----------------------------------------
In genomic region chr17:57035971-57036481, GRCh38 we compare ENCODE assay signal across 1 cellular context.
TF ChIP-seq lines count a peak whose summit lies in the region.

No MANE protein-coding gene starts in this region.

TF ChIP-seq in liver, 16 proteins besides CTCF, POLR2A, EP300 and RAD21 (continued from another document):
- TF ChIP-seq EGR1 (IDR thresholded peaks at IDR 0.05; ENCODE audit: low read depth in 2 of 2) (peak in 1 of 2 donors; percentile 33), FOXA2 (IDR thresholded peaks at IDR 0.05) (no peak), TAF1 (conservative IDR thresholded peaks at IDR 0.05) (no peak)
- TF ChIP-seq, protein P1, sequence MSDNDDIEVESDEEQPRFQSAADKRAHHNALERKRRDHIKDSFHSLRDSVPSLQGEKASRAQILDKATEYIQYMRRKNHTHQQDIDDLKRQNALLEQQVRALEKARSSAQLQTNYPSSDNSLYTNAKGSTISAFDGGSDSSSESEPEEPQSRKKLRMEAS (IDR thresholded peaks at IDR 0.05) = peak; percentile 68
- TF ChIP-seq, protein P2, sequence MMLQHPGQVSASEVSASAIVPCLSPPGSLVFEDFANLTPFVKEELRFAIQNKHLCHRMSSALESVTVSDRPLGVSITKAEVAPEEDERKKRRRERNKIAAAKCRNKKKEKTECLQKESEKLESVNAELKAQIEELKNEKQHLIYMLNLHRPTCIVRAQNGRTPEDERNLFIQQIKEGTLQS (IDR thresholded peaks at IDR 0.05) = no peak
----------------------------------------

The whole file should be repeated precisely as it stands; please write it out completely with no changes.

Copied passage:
In genomic region chr17:57035971-57036481, GRCh38 we compare ENCODE assay signal across 1 cellular context.
TF ChIP-seq lines count a peak whose summit lies in the region.

No MANE protein-coding gene starts in this region.

TF ChIP-seq in liver, 16 proteins besides CTCF, POLR2A, EP300 and RAD21 (continued from another document):
- TF ChIP-seq EGR1 (IDR thresholded peaks at IDR 0.05; ENCODE audit: low read depth in 2 of 2) (peak in 1 of 2 donors; percentile 33), FOXA2 (IDR thresholded peaks at IDR 0.05) (no peak), TAF1 (conservative IDR thresholded peaks at IDR 0.05) (no peak)
- TF ChIP-seq, protein P1, sequence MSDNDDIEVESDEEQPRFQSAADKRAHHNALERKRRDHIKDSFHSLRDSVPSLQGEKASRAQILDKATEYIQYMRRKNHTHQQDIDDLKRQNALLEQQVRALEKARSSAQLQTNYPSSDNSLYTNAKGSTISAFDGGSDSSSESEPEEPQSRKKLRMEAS (IDR thresholded peaks at IDR 0.05) = peak; percentile 68
- TF ChIP-seq, protein P2, sequence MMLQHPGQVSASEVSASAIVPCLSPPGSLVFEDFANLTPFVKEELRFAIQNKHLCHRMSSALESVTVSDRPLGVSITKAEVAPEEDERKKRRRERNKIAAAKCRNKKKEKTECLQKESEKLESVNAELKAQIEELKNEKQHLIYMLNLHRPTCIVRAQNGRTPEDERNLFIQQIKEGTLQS (IDR thresholded peaks at IDR 0.05) = no peak